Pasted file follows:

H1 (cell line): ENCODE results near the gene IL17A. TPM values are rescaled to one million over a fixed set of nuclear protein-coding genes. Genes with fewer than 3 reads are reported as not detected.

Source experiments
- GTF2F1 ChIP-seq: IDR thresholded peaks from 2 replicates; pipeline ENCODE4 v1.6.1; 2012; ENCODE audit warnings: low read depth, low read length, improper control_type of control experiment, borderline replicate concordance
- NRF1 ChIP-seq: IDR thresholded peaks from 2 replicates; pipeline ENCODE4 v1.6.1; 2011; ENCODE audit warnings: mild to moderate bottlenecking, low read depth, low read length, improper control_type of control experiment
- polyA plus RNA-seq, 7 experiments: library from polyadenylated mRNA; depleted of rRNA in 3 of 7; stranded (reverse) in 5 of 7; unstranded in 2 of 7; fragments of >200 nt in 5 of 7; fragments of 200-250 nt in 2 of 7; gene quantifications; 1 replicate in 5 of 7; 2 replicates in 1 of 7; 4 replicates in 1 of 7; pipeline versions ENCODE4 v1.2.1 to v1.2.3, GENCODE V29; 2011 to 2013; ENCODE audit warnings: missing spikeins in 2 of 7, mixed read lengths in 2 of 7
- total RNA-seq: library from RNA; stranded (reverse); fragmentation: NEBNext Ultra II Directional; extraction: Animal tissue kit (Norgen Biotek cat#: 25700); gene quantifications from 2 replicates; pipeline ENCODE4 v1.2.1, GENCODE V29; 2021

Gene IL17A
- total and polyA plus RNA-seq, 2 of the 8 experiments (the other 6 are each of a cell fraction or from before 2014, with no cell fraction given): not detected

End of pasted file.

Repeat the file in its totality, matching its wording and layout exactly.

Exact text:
H1 (cell line): ENCODE results near the gene IL17A. TPM values are rescaled to one million over a fixed set of nuclear protein-coding genes. Genes with fewer than 3 reads are reported as not detected.

Source experiments
- GTF2F1 ChIP-seq: IDR thresholded peaks from 2 replicates; pipeline ENCODE4 v1.6.1; 2012; ENCODE audit warnings: low read depth, low read length, improper control_type of control experiment, borderline replicate concordance
- NRF1 ChIP-seq: IDR thresholded peaks from 2 replicates; pipeline ENCODE4 v1.6.1; 2011; ENCODE audit warnings: mild to moderate bottlenecking, low read depth, low read length, improper control_type of control experiment
- polyA plus RNA-seq, 7 experiments: library from polyadenylated mRNA; depleted of rRNA in 3 of 7; stranded (reverse) in 5 of 7; unstranded in 2 of 7; fragments of >200 nt in 5 of 7; fragments of 200-250 nt in 2 of 7; gene quantifications; 1 replicate in 5 of 7; 2 replicates in 1 of 7; 4 replicates in 1 of 7; pipeline versions ENCODE4 v1.2.1 to v1.2.3, GENCODE V29; 2011 to 2013; ENCODE audit warnings: missing spikeins in 2 of 7, mixed read lengths in 2 of 7
- total RNA-seq: library from RNA; stranded (reverse); fragmentation: NEBNext Ultra II Directional; extraction: Animal tissue kit (Norgen Biotek cat#: 25700); gene quantifications from 2 replicates; pipeline ENCODE4 v1.2.1, GENCODE V29; 2021

Gene IL17A
- total and polyA plus RNA-seq, 2 of the 8 experiments (the other 6 are each of a cell fraction or from before 2014, with no cell fraction given): not detected